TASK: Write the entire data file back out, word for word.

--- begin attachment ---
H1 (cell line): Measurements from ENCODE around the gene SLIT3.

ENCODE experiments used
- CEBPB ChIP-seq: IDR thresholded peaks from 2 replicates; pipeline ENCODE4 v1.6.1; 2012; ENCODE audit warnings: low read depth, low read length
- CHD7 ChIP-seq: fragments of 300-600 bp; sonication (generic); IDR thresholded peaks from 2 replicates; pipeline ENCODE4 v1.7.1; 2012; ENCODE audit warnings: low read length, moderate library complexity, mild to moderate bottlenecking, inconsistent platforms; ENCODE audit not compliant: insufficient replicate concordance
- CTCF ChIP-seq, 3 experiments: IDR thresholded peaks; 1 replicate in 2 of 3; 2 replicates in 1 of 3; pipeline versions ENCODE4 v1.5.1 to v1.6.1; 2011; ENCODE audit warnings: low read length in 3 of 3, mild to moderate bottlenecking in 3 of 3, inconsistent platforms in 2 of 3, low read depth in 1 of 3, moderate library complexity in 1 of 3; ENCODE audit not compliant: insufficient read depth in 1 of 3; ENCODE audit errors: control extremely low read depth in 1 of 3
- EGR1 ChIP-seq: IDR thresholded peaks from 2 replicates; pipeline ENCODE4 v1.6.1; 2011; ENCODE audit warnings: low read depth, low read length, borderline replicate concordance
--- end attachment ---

H1 (cell line): Measurements from ENCODE around the gene SLIT3.

ENCODE experiments used
- CEBPB ChIP-seq: IDR thresholded peaks from 2 replicates; pipeline ENCODE4 v1.6.1; 2012; ENCODE audit warnings: low read depth, low read length
- CHD7 ChIP-seq: fragments of 300-600 bp; sonication (generic); IDR thresholded peaks from 2 replicates; pipeline ENCODE4 v1.7.1; 2012; ENCODE audit warnings: low read length, moderate library complexity, mild to moderate bottlenecking, inconsistent platforms; ENCODE audit not compliant: insufficient replicate concordance
- CTCF ChIP-seq, 3 experiments: IDR thresholded peaks; 1 replicate in 2 of 3; 2 replicates in 1 of 3; pipeline versions ENCODE4 v1.5.1 to v1.6.1; 2011; ENCODE audit warnings: low read length in 3 of 3, mild to moderate bottlenecking in 3 of 3, inconsistent platforms in 2 of 3, low read depth in 1 of 3, moderate library complexity in 1 of 3; ENCODE audit not compliant: insufficient read depth in 1 of 3; ENCODE audit errors: control extremely low read depth in 1 of 3
- EGR1 ChIP-seq: IDR thresholded peaks from 2 replicates; pipeline ENCODE4 v1.6.1; 2011; ENCODE audit warnings: low read depth, low read length, borderline replicate concordance